For some, the question about the authenticity of the revival stems from an honest desire to avoid deception and “false fire.” If this is sincere (and not jealousy cloaked in concern), I respect it and suggest the wisdom of Gamaliel in Acts 5: “If this program or this work is merely human, it will fall apart, (39) but if it is of God, there is nothing you can do about it—and you better not be found fighting against God!” If one is not sure about something, sometimes the best response is just to keep quiet. I am reminded of Michel who brought bareness upon herself because she could not resist the urge to criticize. Take heed that you don’t bring upon yourself a spiritual bareness because of an urge to pronounce judgment on the work of the Holy Spirit. It will be a cause of great regret and pain.
The only other explanation for the reaction I have witnessed from so many people is that they simply don’t know what to do with a move of God. Like the group of starving refugees gathered around their bag of meal having a casual discussion, I want to open the cockpit door and scream out at the top of my lungs, “YOU ARE SUPPOSED TO EAT IT!” That’s what its for.
When I was a teenager there was an evangelist that rented my grandfather’s church for a series of meetings. He had his own following, so he filled the church with his own crowd. Most members of our church did not attend the meetings and they were not encouraged to do so. I can remember that a few times I happened to be there while the services were going on. I can remember peeking through the slits in the door at the back of the sanctuary with some friends and family members and seeing things I had never seen before. It was my first exposure to people being stone drunk and laughing uncontrollably under the influence of the Holy Spirit. I heard people around me making critical comments, and some were mocking. As a young, impressionable boy I instinctively agreed with the general sentiment, assuming that it was all a bunch of bologna. After the service was over, the evangelist, Chris Harvey, had everyone stand in a line and began to go down the line laying hands on them and one by one they were all falling to the ground. I cautiously made my way into the sanctuary to witness this phenomenon first hand. As I walked around the room I was amazed by what I was seeing. People were enraptured in the Spirit and everyone seemed to be experiencing something. Finally I saw something that really intrigued me. A young girl, 6 or 7 years old was laying on the ground laughing and crying at the same time. I had never seen that before in my life…I didn’t even know it was possible. I think it was the expression on her face that ignited the first hunger for the presence of God that I ever experienced. I went and stood in the prayer line and I remember the prayer that I prayed to this day word for word. I said, “Lord, if this is not from you I ask you to protect me from it and please don’t let it touch me. But if it is from you, please don’t let me miss out on it”. In hindsight I am amazed at the wisdom of that prayer that came out of such a young boy. I think it is a prayer that many of our wise and educated self-proclaimed scholars could learn from. It was a simple prayer of faith and God heard it. My eyes were closed and I remember hearing Chris come close. He gently laid his hand on my belly, and I remember feeling like I had just put my finger in an electric socket. The next thing I remember is getting up off the ground…forever changed.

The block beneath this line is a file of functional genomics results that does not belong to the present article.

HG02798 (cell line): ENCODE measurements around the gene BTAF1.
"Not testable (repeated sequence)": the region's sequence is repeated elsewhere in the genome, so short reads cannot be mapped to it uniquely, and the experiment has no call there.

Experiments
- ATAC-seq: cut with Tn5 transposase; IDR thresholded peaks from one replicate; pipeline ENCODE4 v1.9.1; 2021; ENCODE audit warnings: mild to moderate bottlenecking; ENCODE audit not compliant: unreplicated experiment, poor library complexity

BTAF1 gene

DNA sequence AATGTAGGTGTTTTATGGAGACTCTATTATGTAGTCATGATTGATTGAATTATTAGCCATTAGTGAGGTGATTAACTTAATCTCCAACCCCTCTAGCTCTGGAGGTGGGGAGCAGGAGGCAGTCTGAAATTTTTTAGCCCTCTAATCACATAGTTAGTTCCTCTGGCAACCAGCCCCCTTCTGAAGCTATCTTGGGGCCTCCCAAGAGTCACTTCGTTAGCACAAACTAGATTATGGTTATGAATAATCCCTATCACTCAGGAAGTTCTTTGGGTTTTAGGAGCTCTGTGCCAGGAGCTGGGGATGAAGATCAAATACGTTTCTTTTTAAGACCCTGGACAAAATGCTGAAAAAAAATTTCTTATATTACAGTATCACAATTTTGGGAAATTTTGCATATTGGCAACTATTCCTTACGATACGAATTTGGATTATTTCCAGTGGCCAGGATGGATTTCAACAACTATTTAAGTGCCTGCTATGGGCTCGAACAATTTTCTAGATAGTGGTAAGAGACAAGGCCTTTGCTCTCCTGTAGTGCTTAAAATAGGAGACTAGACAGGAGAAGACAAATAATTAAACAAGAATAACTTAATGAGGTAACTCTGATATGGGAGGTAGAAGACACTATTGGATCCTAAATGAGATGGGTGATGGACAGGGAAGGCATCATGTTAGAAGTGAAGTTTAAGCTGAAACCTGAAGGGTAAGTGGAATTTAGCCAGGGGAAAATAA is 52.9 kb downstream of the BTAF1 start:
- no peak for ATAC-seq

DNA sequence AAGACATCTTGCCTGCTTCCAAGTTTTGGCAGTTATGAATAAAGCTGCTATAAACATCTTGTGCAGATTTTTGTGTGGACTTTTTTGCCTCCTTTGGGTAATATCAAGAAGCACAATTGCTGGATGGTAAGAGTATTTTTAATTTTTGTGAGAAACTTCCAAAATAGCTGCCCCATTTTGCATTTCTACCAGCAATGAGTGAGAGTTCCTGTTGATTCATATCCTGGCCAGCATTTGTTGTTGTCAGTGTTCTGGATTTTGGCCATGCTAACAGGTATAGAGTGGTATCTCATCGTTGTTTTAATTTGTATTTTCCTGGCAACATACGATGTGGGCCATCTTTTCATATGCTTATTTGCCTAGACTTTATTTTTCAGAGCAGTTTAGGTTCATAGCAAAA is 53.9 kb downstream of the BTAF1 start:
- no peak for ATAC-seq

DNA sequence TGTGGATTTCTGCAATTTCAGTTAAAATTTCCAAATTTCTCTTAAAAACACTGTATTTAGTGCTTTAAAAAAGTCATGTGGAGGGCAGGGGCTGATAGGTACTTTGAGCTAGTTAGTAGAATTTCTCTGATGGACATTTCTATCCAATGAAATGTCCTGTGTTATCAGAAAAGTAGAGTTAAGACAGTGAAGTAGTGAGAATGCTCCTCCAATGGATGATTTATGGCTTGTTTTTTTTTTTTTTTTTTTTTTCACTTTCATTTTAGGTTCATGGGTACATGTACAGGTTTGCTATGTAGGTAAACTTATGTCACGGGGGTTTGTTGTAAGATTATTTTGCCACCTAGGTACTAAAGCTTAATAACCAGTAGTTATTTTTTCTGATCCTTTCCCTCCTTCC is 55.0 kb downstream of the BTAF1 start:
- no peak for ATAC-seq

If you truly desire God’s presence in your life and you yield yourself to Him trusting that He will give you good things, you have His promise that He will not give you a stone or a scorpion, but He “…will give the Holy Spirit the them that ask.” (Luke 11:13)
Maybe you are one of those wondering about what God is doing in Lakeland and all over the world for that matter. How should you react? What should you do? My friend, there is only one response that makes any sense…receive. Stop worrying about whether or not it qualifies as a real “revival.” Stop worrying about whether or not there is enough preaching. Stop straining over tattoos and piercings. You do not have to answer for the actions and decisions of others, you are only responsible for your own heart response. Hungry people will receive while others will have nothing but their precious objections. My suggestion: position yourself in humility before God and say, “Lord, whatever you have for me, I want it…all of it.” If you do that, it will indeed be a genuine revival…for you!